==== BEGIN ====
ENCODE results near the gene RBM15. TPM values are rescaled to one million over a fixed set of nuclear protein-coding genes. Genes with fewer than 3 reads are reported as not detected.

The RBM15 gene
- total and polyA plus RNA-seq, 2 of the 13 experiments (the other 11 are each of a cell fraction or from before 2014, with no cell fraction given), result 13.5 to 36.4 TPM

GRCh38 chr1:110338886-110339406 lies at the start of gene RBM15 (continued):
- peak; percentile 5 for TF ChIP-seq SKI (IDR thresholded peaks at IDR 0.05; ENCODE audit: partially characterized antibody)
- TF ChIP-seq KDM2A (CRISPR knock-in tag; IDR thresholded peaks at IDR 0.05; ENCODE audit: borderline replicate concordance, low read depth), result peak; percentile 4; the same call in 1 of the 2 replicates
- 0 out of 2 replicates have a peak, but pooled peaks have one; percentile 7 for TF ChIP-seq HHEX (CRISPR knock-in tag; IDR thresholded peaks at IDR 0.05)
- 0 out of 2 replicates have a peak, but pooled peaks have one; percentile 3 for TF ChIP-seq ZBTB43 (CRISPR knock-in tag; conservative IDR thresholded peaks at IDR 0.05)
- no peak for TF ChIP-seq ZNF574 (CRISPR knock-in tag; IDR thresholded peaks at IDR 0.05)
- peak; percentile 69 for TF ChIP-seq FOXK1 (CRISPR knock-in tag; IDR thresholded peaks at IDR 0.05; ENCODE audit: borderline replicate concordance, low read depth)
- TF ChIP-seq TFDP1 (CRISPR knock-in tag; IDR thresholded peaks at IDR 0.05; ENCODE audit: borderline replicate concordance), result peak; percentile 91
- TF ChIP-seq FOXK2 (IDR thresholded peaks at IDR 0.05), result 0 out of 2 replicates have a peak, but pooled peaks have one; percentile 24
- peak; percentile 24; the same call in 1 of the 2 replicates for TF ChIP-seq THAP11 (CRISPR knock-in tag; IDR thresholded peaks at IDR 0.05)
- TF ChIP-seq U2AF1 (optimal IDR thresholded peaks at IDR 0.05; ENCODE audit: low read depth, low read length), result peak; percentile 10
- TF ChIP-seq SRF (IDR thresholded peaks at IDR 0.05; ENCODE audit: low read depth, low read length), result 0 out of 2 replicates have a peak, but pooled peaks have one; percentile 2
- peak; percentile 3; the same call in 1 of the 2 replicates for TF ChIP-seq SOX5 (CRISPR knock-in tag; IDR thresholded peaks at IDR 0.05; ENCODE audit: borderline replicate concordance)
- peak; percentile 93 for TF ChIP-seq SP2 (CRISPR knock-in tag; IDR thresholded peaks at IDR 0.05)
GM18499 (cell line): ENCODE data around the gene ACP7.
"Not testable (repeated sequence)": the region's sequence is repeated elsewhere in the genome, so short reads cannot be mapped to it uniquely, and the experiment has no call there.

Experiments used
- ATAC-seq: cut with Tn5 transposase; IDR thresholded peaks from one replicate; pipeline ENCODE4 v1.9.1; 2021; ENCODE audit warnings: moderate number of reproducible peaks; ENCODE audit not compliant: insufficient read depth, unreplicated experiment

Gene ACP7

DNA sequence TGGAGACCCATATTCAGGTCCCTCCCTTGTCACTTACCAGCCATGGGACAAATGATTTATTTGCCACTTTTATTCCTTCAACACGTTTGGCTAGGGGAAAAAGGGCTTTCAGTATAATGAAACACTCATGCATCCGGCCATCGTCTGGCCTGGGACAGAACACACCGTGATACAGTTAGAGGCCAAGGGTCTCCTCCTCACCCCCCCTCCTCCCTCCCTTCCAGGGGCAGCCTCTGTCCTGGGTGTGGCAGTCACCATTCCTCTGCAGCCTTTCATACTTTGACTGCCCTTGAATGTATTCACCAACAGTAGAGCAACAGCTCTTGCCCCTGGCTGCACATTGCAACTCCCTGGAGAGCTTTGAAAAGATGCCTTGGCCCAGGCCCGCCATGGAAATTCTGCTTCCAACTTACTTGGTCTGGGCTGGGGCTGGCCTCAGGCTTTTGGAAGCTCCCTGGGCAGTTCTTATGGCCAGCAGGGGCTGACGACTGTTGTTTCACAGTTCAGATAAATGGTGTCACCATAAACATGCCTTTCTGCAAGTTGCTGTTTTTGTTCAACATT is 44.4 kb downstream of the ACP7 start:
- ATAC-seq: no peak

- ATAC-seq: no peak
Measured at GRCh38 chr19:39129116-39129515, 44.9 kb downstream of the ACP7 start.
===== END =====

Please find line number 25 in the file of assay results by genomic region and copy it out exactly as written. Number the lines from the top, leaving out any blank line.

- ATAC-seq: no peak